A second attempt at admitting a small number of racegoers to Korean racecourses and off-track betting centers will begin this weekend. Permission was previously granted in late July for a partial reopening but was rescinded one day beforethe scheduled start date.
While new COVID-19 cases in the country continue to hover between 50-120 per day, Korea nevertheless lowered its social distancing guidelines to the lowest level in mid-October as it seeks to manage the virus while enabling parts of the economy that have been shuttered, to reopen.
Fans were immediately admitted to football, baseball and basketball stadiums. Two weeks of attendance at those sports have now passed without incident and permission remains in place for a partial re-opening of the racecourses.
From Friday, up to 20% of the average attendance will be permitted to enter the Seoul, Busan and Jeju Racecourses while 10% of capacity will be allowed at Off-Track Betting Centers (OCBs). The exception is the OCBs at Bucheon and at the Walker Hill in Seoul, both of which will remain closed for the time being.
All seating will be allocated and punters must make a reservation one day in advance using the “My Card” betting application. No walk-up admission will be available at either the racecourses or OCBs. Masks will be mandatory.
It it goes ahead it will mean that Friday’s card at Jeju will mark the first legal betting on horse racing in Korea since February 22nd. Only horse owners were permitted to enter the track during the behind-closed-doors summer meeting. Permission was granted in late July for a partial reopening but was rescinded one day before the planned start.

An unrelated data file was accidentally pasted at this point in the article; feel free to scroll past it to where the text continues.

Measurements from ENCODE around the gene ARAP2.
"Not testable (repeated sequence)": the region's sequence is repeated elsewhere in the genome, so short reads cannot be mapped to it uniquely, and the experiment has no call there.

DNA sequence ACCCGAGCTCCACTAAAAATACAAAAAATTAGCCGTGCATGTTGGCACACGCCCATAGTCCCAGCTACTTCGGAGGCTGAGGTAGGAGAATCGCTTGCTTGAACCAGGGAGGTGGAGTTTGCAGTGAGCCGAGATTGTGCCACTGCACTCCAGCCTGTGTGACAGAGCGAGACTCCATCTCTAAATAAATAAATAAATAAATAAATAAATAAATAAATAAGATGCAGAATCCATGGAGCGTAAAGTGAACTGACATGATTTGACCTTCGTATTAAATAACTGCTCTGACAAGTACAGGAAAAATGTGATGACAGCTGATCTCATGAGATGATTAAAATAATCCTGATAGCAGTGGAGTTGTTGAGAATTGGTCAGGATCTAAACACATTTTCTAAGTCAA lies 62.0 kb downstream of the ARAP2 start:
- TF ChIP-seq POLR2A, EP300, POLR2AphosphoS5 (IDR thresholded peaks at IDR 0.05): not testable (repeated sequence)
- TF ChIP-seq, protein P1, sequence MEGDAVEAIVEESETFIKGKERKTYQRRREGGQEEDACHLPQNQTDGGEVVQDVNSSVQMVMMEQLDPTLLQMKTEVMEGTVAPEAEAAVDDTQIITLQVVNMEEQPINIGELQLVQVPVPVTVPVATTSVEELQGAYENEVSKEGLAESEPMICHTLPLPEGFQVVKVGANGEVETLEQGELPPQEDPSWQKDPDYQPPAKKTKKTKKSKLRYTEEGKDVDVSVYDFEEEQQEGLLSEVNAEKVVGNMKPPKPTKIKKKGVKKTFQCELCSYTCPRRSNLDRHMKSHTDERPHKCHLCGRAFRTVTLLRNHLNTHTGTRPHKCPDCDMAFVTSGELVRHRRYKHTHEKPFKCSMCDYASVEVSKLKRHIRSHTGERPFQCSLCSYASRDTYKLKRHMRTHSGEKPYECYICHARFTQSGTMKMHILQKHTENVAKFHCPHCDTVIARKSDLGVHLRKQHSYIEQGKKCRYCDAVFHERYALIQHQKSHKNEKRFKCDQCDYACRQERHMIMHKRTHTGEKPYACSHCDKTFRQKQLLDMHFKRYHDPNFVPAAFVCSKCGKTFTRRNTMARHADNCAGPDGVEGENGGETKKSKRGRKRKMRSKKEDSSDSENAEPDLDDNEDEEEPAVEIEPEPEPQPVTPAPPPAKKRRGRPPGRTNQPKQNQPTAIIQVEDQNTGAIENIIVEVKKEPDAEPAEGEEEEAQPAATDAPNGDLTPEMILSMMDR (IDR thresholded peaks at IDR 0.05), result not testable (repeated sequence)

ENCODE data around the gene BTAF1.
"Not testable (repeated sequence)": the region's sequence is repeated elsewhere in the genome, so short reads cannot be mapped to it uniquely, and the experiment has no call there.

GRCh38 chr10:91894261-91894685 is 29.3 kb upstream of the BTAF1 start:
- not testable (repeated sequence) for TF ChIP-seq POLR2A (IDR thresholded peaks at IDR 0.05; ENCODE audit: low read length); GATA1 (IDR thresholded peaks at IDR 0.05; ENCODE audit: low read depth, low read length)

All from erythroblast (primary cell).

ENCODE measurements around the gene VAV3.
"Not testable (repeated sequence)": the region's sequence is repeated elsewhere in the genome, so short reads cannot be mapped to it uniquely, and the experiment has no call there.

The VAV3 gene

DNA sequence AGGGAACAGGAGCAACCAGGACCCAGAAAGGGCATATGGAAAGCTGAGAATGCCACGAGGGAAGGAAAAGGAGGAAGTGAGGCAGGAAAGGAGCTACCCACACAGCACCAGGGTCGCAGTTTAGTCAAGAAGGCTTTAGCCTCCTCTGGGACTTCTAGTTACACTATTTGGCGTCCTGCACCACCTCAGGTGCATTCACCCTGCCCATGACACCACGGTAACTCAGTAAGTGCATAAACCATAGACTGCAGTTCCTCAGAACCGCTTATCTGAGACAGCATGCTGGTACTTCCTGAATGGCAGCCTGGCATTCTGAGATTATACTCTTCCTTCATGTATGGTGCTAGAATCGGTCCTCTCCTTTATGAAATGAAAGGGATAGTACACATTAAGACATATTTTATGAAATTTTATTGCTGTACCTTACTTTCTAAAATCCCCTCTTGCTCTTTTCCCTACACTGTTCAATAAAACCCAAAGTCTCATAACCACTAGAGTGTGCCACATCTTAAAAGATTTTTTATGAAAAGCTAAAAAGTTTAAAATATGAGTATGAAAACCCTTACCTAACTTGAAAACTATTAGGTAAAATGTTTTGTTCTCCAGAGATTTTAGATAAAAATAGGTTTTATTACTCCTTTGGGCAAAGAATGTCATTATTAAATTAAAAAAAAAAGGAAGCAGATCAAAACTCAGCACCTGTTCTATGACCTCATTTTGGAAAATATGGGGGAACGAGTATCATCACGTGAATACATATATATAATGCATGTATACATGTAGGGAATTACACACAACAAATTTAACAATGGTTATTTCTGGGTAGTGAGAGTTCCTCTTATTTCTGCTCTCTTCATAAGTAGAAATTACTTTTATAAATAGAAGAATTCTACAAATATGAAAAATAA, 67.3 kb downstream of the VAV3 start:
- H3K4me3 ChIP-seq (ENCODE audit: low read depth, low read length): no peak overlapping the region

This weekend, racing will be conducted at Jeju on Friday, Busan on Saturday and Seoul on Sunday for the same reduced prize money that has been raced for at the closed-doors Friday meetings over the past two weeks. Thoroughbred races will be run only over 1200M, 1400M and 1800M. It is hoped that a more normal schedule, as well as international simulcasting, will be permitted from one week later.
Eoma Eoma was the star of Friday’s behind-closed-doors meeting at Seoul Racecourse, taking out the class 1 feature and in the process breaking the track record for 1400M,
They might only be racing for small stakes but for the second week running, the form mostly held up. Aside from Eoma Eoma, the shock Korean Oaks winner Uaryung (Testa Matta) showed that her win in Busan in August was no fluke by handily defeating a batch of class 4 gallopers while down at Busan, exciting juvenile Winner’s Man (Musket Man) moved on to three wins from three starts with an easy score over older horses, also at 1400M.
Eoma Eoma (Algorithms) didn’t debut until December of his juvenile season but won his first three races – either side of the first shutdown – in such style that he was allowed to take his chance in both the SBS Sports Sprint and Owners; Cups. He performed valiantly in both finishing 3rd and 2nd to Morfhis and East Jet respectively. Given his lack of experience those were a tough ask but he ran well both times and the manner of his win today, with Moon Se Young needing to do very little in the way of encouragement, suggests he will be the one they need to beat next season.
As it stands, there is a possibility that some spectators can be admitted to the racecourses next weekend, which would mean that racing would return to a more normal Friday to Sunday schedule. However, this morning’s Covid-19 figures showed 138 new local transmissions nationwide with 98 of them in Gyeonggi Province – in which Seoul Racecourse is located. If the numbers remain at that level or higher over the next few days, there is a chance the government may reinstate “Level 2” social distancing, which would in effect put everything back to square 1 and would mean these Friday “zombie meetings”, with no crowds and no betting and low Stakes, would have to continue.